Review by Frank Plowright
D. Boyd has selected a remarkable author photo to accompany Chicken Rising. Placed in the back after we’ve read her childhood memoir, it shows the adult author looking incredibly sad, almost on the verge of tears, glancing to our left back at the content just finished. Tears may be unrestricted after reading about a child relentlessly put down, bullied and by current standards abused by parents who believed praise somehow weakens a child instead of encouraging them.
Boyd presents her past in a series of one to three page segments starting in 1970 when the family moved to a small New Brunswick town to open a chicken diner. She was a withdrawn, but excellent student whose maths was weak, yet reports noting this would generate scolding, and when she struggled to improve to the point of achieving 99% on a test she was told off for not reaching 100%. Occasional guilt and an over-protective attitude on her mother’s part substitutes for encouragement, while her father’s not interested in any of her activities or achievements on the basis that they’re not sport, and any plea for help generates a response to toughen up. There’s no comfort at school either, where a one size fits all education system failed Boyd as it failed so many other sensitive, artistic children. She remains a solitary child who has difficulty making friends, with her mother judgemental about those she does make. That some school torments feature children unable to explain why they do something when challenged, makes the experience no less unpleasant at the time.
The cartooning is neat, lively, detailed and emotionally strong, Boyd able to convey exactly how her younger self felt at any given moment with an appropriate illustration. However, there is an off-putting problem. Late on in the book other children are seen making fun of Boyd’s nose, a family legacy, and she draws herself and every member of her family with a peculiar oblong at the end of her nose. Humans in Disney comics were always drawn with strange black splodges for noses, and this is even more distracting, as if people have sweets stuck to the end of their noses. It doesn’t work.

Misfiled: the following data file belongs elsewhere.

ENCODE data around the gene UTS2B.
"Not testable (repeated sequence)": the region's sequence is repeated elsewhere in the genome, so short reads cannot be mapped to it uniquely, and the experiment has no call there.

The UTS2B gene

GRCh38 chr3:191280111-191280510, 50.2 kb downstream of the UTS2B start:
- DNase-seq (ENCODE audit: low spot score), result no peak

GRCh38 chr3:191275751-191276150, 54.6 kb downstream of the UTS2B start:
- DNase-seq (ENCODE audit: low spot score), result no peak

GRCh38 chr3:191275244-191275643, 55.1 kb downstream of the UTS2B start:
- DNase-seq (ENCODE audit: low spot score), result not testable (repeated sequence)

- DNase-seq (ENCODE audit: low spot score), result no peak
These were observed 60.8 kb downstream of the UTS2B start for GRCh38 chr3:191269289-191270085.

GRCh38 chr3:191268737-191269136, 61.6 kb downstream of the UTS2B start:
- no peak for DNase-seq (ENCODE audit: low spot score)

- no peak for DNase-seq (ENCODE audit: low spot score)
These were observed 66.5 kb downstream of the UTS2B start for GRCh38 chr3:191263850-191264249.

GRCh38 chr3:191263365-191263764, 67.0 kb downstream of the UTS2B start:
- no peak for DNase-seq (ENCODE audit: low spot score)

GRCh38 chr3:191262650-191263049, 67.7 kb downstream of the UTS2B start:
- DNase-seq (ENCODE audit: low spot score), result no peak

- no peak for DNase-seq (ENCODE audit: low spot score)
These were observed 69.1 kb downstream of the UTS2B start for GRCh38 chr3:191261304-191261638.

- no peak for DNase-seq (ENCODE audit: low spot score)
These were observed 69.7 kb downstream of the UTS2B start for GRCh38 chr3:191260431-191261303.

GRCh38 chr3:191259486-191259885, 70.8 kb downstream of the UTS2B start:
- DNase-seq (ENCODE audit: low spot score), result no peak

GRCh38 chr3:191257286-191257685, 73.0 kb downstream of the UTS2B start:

Partly because there’s no real closure, Chicken Rising is profoundly uncomfortable reading, although presumably cathartic for Boyd. Her mother occasionally apologies for not believing her daughter, but rapidly reverts to usual behaviour, and an admission in April 1977 that she’s become her own mother is too little too late for most readers, never mind Boyd herself, although presented as at least some understanding with tears and a hug. The matter of fact presentation throughout is very effective, Boyd never intruding with explanatory captions beyond dates, letting readers pick up the emotional subtext themselves. A strange ending has the Boyd of summer 1977 expressing her desire to become a psychiatrist. It’s weak, and Chicken Rising cries out for a few pages summarising the years beyond 1977, a list of achievements. Perhaps Boyd’s feeling is that there was no comforting closure for her, so why should readers get that? Otherwise this is heartfelt and moving, constantly prompting the desire to give a lost child the comforting hugs denied her at the time.